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Highs and lows mark 2010 India

Last updated on: December 28, 2010 10:05 IST

Highs and lows mark 2010 India

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AK Bhattacharya

It is difficult to describe India in 2010 without invoking Charles Dickens. The year that will be over this Friday has seen the best of times, as also the worst of times.

If the economy revived with steady growth, inflation remained a concern and reforms were sluggish.

The world hailed India not as an emerging power but as one that had 'emerged'.

At home, however, governance hit a new low, as corruption charges against the government dampened overall morale, affected its functioning and paralysed the entire winter session of Parliament. Never before in recent past had a year seen such stark contrasts.

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Highs and lows mark 2010 India

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The Indian economy roared back in 2010, with the Gross Domestic Product, or gross domestic product, growing at 8.6 per cent in the first quarter (January-March) and then going up a notch closer to nine per cent in the next two quarters of April-June and July-September.

Industrial output indicators remained erratic as some months clocked double-digit growth rates, while others recorded lows of around four to five per cent.

Yet, the overall outlook remained bright, with industrial growth set to be in double digits and good a monsoon brightening the prospects of agricultural production.
Emboldened by expectations of such revival, Finance Minister Pranab Mukherjee used the Budget for 2010-11 to roll back some of the fiscal stimulus measures introduced in the wake of the global financial meltdown in late 2008.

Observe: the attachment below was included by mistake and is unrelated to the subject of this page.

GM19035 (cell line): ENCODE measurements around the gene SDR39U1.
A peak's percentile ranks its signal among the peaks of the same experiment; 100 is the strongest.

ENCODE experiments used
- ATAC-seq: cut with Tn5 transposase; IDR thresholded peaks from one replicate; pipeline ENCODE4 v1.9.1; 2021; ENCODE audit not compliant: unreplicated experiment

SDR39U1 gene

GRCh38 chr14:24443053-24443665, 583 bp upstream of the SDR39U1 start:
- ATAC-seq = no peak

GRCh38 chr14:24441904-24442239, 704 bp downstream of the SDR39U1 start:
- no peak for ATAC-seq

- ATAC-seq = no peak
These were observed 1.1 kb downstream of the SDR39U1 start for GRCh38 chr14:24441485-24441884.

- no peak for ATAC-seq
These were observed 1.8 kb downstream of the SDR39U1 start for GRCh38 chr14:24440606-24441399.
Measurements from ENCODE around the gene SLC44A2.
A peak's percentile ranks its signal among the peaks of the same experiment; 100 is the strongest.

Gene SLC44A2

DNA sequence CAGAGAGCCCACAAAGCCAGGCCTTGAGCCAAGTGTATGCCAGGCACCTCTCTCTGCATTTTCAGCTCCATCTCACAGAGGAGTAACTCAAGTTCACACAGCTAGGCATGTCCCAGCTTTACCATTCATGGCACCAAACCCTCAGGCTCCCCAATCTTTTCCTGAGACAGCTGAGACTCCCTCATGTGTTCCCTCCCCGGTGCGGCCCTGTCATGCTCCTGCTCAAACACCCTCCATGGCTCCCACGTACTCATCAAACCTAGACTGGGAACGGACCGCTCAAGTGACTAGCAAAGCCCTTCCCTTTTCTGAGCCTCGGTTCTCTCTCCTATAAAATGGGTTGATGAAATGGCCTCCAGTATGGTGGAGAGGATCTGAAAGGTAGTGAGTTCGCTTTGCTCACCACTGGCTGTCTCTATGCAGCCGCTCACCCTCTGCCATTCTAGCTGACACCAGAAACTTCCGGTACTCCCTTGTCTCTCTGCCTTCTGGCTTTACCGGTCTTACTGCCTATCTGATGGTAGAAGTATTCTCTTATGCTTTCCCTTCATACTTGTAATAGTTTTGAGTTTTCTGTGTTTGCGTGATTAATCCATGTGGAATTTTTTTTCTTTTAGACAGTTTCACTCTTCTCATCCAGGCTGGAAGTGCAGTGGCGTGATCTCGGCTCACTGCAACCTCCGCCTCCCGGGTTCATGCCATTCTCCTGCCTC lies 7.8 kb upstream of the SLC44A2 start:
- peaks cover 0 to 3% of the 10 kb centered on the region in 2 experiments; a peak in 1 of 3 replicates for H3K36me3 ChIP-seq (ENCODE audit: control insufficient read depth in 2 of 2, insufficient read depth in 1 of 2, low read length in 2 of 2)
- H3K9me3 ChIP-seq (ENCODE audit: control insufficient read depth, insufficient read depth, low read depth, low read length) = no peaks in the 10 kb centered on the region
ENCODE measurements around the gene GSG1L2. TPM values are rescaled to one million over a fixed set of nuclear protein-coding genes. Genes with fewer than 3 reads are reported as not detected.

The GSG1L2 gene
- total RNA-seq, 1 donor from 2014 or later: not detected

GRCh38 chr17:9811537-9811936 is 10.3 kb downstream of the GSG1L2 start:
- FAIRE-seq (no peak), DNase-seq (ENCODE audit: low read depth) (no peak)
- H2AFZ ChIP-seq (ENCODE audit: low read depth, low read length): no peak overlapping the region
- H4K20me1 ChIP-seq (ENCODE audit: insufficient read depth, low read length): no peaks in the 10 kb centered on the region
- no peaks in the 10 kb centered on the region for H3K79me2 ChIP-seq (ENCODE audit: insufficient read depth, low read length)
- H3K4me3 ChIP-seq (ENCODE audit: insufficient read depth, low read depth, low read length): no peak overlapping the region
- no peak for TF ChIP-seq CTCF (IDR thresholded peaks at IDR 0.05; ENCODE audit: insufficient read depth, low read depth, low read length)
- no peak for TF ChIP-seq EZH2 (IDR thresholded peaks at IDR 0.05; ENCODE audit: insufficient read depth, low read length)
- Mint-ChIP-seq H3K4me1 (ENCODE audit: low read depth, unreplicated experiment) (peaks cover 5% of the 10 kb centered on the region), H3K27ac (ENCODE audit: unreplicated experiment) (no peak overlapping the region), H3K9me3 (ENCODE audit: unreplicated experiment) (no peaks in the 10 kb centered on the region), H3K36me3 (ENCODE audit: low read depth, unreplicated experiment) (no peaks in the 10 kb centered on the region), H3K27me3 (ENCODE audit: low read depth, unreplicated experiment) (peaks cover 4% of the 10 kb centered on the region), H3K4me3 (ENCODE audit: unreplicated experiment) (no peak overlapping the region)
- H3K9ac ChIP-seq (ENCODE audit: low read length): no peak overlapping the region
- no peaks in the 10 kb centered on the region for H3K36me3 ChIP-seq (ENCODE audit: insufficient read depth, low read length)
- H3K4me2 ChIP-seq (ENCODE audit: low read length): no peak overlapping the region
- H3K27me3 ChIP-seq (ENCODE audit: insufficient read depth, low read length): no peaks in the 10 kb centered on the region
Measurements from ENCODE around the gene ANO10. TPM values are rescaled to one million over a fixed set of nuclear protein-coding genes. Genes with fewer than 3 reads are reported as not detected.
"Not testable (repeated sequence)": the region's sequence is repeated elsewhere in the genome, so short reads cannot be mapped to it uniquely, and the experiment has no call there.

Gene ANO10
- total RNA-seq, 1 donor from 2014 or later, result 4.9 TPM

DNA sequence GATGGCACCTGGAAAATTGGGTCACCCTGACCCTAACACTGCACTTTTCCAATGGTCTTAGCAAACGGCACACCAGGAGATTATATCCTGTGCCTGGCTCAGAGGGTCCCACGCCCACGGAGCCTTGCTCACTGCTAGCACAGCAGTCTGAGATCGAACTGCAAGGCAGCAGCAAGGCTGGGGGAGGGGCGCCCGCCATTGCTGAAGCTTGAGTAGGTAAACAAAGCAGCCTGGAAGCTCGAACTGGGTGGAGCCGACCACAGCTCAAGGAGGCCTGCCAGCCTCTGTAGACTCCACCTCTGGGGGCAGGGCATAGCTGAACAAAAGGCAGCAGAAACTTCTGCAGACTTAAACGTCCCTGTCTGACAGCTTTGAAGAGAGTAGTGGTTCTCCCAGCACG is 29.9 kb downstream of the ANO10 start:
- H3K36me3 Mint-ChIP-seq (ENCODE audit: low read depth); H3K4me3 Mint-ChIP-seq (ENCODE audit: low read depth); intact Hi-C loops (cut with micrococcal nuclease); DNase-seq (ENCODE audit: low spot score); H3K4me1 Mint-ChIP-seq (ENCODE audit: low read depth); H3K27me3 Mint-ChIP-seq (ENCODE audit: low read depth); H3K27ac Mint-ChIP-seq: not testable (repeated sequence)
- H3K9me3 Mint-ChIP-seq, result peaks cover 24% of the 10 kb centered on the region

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Highs and lows mark 2010 India

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In subsequent months, the Reserve Bank of India followed suit by taking many 'tiny steps' to gradually tighten the money market and gently nudge the interest rates upwards.

Export growth in the first quarter was robust, at 36 per cent.

It slowed down to 27 per cent in the subsequent two quarters, but the outlook appeared much better than in 2009, though the world's key export markets were yet to recover from their post-2008 recessionary blues.

What kept the domestic manufacturing sector's hopes alive was the continuing rise in non-oil imports.

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Highs and lows mark 2010 India

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However, higher crude oil prices and non-oil imports widened the trade deficit to record levels.

The balance of payments came under mild pressure, with the current account deficit threatening to touch three per cent of GDP, in spite of remittances from abroad continuing to post respectable growth.

What helped was the surplus on the capital account, propped up by a record surge in flows from foreign institutional investors into the stock market.

This more than made up the sharp fall in inflows from a lower level of foreign direct investment.

The biggest concern arose from inflation, which the government failed to tame for almost all of 2010.

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Highs and lows mark 2010 India

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The wholesale price index-based inflation ruled at well above 10 per cent for the first three quarters and declined to around 9 per cent only in the last quarter.

The food inflation rate was higher, touching 17-18 per cent. It has now declined, but continues to be in double digits.

Government economists, and even Prime Minister Manmohan Singh, hope that the inflation rate would decline to 5.5 per cent by the end of March 2011.

Equally alarming was the government's failure in moving ahead on the two key reform measures the Budget had announced in February.

The government postponed by a year the launch of the Direct Taxes Code, a new regime ushering in simplified and lower taxes for companies and individuals.

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Highs and lows mark 2010 India

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The government was also set to miss its April 2011 deadline for introducing the goods and services tax, or GST, thanks to the rising assertiveness of states, which took advantage of a Centre that appeared to be getting weaker and indecisive.

There is no fresh date for the launch of GST.